Pernell Saturnino

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A native of the island of Curaçao in the Netherlands Antilles, percussionist Pernell Saturnino (born May 23, 1962) has become a premier player on his instruments, but nobody in his immediate family is…
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A native of the island of Curaçao in the Netherlands Antilles, percussionist Pernell Saturnino (born May 23, 1962) has become a premier player on his instruments, but nobody in his immediate family is surprised. His grandmother, great-uncle, and great-aunt were among those who originated and developed the indigenous folkloric rhythm known as tambú. His uncle led a prominent folkloric group, and brought him along to play guiro when Pernell was eight. The next month, Saturnino learned to play the drum parts, and took up the Venezuelan tambora drum, congas, the tambú drum, chapi, and timbales. His listening experiences centered on Rubén Blades, the Fania All-Stars, and Oscar D'León, though he enjoyed all genres of music. Initial percussion influences were Milton Cardona, Mongo Santamaria, Ray Barretto, and Tito Puente, and on the jazz side Miles Davis, Chick Corea, and the Mahavishnu Orchestra. Joining the famous band Nos Antias, he toured worldwide as a teenager. At age 19, Saturnino took classes at the Foundation Institute of Music in Curaçao and studied with the Mexican percussionist Jose "Pepito" Reyes; worked as a percussionist in a house band that performed international shows at a local hotel; and absorbed the many rhythms from Brazil, Cuba, the Dominican Republic, Puerto Rico, and Trinidad and Tobago.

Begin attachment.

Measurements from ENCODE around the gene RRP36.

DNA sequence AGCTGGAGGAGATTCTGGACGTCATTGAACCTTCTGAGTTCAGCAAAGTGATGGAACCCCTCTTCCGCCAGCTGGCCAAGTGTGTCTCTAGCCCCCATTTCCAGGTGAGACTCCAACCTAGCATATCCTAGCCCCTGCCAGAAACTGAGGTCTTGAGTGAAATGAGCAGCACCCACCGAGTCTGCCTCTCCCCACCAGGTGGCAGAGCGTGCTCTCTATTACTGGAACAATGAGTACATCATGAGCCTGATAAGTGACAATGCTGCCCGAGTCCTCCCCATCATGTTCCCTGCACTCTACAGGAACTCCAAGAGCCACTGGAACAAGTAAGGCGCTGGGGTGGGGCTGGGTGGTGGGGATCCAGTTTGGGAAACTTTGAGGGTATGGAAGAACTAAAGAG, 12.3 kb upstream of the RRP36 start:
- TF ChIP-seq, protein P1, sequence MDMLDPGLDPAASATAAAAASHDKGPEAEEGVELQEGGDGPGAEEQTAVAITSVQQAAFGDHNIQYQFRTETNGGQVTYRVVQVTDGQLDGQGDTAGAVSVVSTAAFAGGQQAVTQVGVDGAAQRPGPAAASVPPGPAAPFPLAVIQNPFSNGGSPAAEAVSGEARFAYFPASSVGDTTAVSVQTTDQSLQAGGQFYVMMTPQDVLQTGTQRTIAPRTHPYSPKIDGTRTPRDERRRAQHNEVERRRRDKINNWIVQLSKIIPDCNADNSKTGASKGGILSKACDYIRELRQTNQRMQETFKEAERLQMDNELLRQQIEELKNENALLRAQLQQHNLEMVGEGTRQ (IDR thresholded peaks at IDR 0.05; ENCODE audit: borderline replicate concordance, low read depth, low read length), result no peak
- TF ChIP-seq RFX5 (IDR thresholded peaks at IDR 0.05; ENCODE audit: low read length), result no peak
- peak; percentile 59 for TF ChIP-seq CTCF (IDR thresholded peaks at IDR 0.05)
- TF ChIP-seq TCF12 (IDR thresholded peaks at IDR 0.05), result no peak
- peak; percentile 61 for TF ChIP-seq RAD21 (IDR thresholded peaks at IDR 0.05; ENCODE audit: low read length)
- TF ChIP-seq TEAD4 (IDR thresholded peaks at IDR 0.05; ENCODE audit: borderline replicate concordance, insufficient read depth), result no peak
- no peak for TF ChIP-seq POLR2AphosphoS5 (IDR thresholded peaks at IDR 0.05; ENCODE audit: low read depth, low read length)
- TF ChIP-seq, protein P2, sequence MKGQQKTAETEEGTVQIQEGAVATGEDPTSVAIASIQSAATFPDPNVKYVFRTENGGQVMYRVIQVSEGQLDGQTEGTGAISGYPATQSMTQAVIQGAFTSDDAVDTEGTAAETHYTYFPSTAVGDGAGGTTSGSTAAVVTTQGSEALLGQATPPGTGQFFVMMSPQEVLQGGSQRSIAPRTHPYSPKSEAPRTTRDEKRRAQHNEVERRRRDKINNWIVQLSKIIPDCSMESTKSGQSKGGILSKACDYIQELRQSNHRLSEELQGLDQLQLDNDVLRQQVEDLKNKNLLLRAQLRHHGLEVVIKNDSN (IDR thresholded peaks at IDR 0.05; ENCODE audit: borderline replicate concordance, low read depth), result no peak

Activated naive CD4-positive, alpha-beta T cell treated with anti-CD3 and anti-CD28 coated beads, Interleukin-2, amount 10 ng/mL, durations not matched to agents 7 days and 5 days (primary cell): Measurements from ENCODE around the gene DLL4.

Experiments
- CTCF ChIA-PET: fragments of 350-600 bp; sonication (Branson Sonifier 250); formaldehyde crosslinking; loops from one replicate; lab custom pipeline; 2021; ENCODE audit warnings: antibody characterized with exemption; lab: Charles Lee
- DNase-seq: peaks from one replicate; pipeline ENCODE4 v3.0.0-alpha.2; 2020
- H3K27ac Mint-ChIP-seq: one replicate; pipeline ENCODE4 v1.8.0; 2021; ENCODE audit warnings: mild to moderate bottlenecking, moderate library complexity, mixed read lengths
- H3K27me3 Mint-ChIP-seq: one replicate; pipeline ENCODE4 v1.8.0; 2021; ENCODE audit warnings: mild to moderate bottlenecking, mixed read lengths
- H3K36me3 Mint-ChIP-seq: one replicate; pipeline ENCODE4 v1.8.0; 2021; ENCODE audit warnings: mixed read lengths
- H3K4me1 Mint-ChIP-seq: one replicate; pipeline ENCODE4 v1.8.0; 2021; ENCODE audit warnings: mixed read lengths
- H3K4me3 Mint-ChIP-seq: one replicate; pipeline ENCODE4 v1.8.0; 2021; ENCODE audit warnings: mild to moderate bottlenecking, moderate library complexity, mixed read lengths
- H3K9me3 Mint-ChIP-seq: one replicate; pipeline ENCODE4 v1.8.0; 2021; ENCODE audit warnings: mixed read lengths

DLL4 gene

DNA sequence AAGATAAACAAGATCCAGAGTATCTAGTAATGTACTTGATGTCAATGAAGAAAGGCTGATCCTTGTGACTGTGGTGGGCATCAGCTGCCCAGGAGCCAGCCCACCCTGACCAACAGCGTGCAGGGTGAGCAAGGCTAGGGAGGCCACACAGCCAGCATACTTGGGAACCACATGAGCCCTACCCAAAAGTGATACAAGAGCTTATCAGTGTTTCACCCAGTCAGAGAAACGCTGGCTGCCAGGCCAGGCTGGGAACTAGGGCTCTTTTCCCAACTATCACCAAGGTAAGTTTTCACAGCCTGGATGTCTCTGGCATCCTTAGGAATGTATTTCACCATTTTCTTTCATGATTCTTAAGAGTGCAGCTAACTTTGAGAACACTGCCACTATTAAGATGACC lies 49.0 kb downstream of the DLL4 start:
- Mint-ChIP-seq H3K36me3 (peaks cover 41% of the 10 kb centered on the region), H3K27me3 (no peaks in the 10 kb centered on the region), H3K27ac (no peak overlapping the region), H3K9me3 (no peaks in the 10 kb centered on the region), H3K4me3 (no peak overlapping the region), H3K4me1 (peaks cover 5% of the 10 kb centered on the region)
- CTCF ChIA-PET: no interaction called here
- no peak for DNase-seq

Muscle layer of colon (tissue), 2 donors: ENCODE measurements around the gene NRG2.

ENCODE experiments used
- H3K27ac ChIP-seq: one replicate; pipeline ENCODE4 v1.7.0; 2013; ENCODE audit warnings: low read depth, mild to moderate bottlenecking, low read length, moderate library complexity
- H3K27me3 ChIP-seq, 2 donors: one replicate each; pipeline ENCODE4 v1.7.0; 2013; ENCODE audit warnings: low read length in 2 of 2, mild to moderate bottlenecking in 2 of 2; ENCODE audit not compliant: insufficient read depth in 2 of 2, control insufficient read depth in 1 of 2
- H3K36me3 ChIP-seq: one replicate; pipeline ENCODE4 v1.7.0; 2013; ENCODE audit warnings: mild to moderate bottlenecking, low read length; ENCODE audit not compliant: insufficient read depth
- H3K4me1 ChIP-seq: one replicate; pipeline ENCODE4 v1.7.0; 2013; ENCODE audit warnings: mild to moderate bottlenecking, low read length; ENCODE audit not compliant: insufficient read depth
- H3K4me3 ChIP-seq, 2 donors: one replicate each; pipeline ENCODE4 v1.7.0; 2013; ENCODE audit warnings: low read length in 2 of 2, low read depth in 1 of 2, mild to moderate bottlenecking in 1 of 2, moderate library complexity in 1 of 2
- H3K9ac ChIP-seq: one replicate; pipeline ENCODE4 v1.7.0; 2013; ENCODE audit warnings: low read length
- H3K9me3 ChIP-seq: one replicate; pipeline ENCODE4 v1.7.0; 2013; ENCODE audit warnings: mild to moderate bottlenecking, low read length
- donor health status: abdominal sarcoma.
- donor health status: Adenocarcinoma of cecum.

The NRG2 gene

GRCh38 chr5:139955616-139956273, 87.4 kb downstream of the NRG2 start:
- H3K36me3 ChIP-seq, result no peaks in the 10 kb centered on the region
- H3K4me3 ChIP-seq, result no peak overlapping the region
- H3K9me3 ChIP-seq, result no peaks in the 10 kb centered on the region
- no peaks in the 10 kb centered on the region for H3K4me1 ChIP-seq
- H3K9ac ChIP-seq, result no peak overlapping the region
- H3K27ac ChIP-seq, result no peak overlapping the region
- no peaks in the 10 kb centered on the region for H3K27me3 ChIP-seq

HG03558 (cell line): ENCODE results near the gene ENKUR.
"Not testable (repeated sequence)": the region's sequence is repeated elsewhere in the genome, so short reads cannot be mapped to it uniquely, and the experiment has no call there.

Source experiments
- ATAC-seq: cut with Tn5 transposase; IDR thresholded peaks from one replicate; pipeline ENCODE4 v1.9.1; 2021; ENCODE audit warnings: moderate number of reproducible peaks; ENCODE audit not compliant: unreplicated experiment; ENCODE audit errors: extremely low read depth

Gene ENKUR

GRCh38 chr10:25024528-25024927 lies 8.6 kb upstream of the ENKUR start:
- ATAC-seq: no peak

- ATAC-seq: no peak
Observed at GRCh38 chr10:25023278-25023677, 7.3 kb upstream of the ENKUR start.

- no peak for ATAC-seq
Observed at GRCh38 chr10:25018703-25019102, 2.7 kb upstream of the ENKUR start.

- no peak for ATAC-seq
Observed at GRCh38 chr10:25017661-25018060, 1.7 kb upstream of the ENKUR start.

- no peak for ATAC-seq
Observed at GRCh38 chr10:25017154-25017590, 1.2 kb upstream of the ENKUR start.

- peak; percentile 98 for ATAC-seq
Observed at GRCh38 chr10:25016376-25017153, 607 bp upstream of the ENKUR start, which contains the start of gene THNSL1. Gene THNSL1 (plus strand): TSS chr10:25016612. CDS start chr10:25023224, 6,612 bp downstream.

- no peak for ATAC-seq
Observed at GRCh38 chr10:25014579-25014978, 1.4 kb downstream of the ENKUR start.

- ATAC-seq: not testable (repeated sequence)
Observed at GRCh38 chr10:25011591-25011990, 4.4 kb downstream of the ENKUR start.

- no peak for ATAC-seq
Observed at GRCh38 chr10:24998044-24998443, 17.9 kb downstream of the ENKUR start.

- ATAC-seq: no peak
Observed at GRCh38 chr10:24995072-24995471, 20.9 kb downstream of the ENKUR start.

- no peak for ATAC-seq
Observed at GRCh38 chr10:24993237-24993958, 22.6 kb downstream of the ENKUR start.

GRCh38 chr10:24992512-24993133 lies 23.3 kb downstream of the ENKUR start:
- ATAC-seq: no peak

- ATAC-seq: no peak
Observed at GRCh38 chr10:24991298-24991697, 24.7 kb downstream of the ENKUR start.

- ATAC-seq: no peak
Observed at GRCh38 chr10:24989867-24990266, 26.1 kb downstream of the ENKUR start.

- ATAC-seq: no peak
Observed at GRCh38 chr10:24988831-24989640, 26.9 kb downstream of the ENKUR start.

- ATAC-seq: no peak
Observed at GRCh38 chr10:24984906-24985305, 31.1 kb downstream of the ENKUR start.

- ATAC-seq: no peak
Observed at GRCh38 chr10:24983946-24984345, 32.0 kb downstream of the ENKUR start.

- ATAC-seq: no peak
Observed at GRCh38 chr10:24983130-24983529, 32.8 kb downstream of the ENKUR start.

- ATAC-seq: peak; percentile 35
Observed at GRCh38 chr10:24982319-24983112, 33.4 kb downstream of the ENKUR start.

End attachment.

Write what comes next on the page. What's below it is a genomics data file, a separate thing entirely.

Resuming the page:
In 1988, Saturnino moved to Boston to attend the Berklee College of Music, where he studied with grand masters Giovanni Hidalgo and Jesus Alfonso of Los Muñequitos de Matanzas. At Berklee he also discovered the music of Tony Williams, Airto Moreira, Changuito, Mino Cinelu, and Miguel "Angá" Diaz. Further opportunities opened to play and perform with Joe Zawinul, Hermeto Pascoal, Gilberto Gil, Rebecca Paris, and his friend and mentor Danilo Perez. Upon his graduation from Berklee, he started a fruitful partnership with Paquito d'Rivera, including the United Nation Orchestra, the Calle 54 collective, the WDR Orchestra, and the Caribbean Jazz Project. Saturnino also collaborated with David Sanchez, Dee Dee Bridgewater, Wynton Marsalis, Chick Corea's Electrik Band, Diego Urcola, Edward Simon, Carlos Franzetti, Dave Samuels, Andy Narrell, Sunny Sumter, Bebo Valdez, Antonio Hart, Juan Pablo Torres, Richie Zellon, Oscar Stagnaro, Donny McCaslin, and fellow Curaçaoans pianist Randal Corsen and vocalist Izaline Calister.